Is my stuff getting in the way of your stupid pilates workouts? Laying on a mat and pointing your toes every two minutes to a Doja Cat song isn’t going to burn off two years of drunken empanadas. I am now peering into the sink, my stare dripping into the pipes, starting from the pit through which the chaos drains. I pick up the frying pan, holding it by the handle like a tennis racket. I start caressing it with a disgusting sponge.

That’s really mean. She steps forward, yelping. The animalistic squeak she emits makes me have fleeting sympathy for her. I have been cruel, she is nothing but a little insect I’ve been swatting at. Her reflex reveals a flipped-over bottle cap, one that has come loose from the mosaic. There is a bloody, jagged circle on the arch of her foot, augmenting the stigmata of our kitchen, of our home. I need a bandaid

I get a first aid kit from under the sink. It is a “first” “aid” “kit” her ex-boyfriend once made for us. It’s pregnant with medical contraband: sanitized pads, tape, and medicated honey. He stole it all. The important part is keeping the wound moist, she often repeated, invoking him. Clean it first. It must be sterile in order to heal. He once instructed her to call him if any of us ever had a wound. Call me even if it’s embarrassing or really bad, he said. He begged. He gave no insight into the other wounds of life. 

I don’t want that, she snaps. Nevermind. I don’t want it.

You’re bleeding. I wish I could give you Neosporin or something, it’s not in here. I say this because I’m unsure what else to say. It’s the habit of nice girls to offer things when they aren’t sure what to say, offering things that aren’t even there.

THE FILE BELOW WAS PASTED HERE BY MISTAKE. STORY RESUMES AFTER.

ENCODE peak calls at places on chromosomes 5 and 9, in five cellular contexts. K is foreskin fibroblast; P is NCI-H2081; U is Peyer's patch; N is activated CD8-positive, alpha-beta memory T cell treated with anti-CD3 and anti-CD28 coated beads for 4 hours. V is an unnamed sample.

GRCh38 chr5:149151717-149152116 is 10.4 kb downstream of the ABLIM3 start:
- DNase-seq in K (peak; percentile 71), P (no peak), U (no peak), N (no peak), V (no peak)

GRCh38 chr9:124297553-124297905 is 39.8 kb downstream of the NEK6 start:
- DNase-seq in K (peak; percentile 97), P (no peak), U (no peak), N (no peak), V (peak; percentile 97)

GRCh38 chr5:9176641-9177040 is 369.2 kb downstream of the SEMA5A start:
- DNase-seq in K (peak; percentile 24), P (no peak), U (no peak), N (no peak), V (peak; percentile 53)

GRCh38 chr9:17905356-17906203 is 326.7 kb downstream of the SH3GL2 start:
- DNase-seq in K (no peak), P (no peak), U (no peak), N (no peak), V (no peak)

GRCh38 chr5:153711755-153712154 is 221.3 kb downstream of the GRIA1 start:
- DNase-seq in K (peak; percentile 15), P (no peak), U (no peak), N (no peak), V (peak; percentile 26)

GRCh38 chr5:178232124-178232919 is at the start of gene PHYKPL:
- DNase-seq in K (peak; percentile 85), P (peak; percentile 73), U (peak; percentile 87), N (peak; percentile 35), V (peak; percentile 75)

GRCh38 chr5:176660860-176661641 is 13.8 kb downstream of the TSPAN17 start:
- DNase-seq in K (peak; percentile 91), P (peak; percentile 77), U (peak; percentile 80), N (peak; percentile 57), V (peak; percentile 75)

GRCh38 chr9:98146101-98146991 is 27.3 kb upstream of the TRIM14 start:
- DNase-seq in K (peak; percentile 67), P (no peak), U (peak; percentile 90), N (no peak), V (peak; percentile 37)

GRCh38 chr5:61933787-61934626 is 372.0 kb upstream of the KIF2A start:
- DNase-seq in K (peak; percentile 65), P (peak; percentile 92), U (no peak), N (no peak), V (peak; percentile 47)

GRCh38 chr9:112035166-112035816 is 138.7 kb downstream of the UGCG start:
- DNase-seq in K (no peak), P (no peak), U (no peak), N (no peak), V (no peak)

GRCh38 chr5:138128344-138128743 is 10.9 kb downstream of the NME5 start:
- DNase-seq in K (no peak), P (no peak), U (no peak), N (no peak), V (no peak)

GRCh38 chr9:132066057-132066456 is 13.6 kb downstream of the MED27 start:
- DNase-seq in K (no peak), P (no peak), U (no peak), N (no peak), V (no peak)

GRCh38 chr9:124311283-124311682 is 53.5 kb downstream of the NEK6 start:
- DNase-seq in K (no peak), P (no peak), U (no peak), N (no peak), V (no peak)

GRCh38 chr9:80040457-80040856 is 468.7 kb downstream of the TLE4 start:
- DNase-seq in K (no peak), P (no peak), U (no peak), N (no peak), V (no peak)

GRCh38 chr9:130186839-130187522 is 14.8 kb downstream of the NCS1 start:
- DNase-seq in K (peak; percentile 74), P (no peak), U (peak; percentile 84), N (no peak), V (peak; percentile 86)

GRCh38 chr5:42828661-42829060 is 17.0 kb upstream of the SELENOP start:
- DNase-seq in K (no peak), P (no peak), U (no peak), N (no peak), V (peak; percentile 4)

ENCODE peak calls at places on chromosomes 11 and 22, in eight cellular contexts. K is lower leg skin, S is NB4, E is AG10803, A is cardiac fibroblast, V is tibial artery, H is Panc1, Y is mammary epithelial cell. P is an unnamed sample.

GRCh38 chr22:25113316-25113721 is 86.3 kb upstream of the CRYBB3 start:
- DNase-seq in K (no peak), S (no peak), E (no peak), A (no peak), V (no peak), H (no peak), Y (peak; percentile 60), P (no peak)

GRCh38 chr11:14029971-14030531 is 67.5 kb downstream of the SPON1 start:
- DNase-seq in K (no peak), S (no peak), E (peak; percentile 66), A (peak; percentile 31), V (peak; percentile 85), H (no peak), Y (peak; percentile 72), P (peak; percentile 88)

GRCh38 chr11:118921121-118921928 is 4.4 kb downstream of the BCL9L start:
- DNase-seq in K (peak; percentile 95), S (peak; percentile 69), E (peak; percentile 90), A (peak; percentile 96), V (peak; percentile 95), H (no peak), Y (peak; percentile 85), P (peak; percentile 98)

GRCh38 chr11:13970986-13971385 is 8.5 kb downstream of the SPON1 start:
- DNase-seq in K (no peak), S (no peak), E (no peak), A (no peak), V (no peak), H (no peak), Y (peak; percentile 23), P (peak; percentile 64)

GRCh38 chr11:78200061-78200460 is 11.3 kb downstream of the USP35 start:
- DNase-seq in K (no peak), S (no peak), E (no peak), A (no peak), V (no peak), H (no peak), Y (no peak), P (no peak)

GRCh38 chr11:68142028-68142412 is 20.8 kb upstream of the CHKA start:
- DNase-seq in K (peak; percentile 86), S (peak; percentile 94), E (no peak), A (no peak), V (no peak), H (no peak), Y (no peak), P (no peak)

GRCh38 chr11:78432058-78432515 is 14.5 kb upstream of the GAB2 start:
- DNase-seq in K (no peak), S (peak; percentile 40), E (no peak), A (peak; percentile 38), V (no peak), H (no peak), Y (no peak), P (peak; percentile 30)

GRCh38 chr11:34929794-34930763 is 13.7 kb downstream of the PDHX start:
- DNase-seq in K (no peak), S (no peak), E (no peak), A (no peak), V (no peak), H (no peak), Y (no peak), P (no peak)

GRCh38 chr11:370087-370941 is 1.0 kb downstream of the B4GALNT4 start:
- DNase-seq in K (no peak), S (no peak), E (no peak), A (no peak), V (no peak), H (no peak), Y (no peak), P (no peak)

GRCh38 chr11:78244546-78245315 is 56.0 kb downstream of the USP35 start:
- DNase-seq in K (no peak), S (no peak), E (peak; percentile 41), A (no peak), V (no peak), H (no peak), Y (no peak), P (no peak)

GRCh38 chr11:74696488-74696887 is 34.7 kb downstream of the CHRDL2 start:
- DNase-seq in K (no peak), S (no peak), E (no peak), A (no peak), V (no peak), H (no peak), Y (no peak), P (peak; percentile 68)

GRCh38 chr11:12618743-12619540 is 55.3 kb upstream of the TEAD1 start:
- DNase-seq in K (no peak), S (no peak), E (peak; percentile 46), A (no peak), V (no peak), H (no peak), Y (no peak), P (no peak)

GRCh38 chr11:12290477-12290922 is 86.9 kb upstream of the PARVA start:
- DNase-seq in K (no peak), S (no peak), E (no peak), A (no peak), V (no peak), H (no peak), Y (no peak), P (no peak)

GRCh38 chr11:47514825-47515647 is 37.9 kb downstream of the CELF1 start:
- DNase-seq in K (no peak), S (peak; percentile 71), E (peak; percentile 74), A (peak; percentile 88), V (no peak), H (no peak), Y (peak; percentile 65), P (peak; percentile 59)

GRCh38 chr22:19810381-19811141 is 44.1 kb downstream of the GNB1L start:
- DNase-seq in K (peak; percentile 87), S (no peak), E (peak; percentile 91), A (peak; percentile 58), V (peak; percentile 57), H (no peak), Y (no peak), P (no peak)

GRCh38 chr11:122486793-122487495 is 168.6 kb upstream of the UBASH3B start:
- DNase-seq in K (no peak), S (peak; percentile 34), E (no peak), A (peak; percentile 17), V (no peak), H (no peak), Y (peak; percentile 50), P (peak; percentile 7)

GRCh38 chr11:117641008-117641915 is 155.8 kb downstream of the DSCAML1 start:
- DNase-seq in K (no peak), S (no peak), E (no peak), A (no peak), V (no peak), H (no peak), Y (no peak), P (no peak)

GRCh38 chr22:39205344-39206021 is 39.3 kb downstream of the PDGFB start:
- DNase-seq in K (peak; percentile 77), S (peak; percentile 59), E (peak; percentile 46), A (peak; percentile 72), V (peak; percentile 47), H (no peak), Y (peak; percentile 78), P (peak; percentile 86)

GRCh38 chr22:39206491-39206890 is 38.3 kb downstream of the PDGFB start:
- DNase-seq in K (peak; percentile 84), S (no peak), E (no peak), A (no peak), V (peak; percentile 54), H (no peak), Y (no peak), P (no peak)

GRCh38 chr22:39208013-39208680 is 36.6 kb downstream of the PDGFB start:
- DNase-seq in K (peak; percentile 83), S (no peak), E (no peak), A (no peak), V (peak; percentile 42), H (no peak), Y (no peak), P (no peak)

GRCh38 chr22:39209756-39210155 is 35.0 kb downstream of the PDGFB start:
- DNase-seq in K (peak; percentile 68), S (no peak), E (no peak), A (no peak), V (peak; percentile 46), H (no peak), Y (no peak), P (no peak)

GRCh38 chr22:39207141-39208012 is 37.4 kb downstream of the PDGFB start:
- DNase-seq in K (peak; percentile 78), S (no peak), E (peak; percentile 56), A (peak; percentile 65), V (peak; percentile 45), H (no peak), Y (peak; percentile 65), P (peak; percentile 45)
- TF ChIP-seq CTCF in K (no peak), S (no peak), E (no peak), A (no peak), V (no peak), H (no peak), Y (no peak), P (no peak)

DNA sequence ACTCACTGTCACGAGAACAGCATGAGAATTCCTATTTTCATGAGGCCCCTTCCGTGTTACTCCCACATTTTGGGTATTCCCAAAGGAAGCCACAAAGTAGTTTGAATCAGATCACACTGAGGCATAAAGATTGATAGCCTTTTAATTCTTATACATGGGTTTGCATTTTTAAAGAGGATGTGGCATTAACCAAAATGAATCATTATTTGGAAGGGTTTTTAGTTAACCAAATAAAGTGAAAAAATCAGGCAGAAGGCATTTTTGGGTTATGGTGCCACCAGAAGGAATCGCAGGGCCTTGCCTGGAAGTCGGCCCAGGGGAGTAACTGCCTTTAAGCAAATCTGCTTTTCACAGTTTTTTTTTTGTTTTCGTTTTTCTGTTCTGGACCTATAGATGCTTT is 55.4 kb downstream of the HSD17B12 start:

It’ll stop, it’s just like I cut myself shaving or something. It’s not like I’m going to bleed out until I run out of blood. Put it away, I don’t wanna see it. 

I shove it in front of her face. It’s going to get infected. 

A broom materializes in her hands and she’s sweeping. As she moves the bristles across the ground, detritus lodges itself between the trash. As much as she hits the spaces in between, the dirt remains. Your hair is everywhere, she scolds. I get mad each time I see a new strand of your hair. 

When the ex-boyfriend was still a boyfriend, we all spent a lot of time hanging out. 

Your weird ethnic food is making the fridge smell like an asshole, too, by the way. 

It was time I would’ve else spent rotting in my room, smacking postcards to the wall, ripping them off, and with them, chunks of drywall. Sometimes I threw the chunks on the ground and swept them into my roommates’ rooms. When the ex-boyfriend was still a boyfriend, we would watch MTV throwbacks and make pilgrimages to the deli. Our joint shadow resembled a camel.

Seriously, you need to clean out the fridge. She is leaving a trail of blood, one that becomes like a thin wedding veil in her wake. When the ex-boyfriend was still a boyfriend, he gave her a ceramic bunny. She kept it in our living room. Four months into their relationship she dyed her hair blonde. Suddenly, she and the ex-boyfriend-then-boyfriend looked like siblings. 

It’s funny how much rotting food there is in there, considering how much of my food you keep eating. 

Give me a break, Jesus. The TV utters more about the missing girl. Her parents have just learned she quit her job, and her girlfriend hasn’t heard from her. I’ll throw it out. 

At least replace my eggs, which you keep eating.

You’re still bleeding, idiot. 

I don’t want my friend Natasha to see my skinny roommate at the party. It sets a bad example. She has an eating disorder; you’re going to trigger her.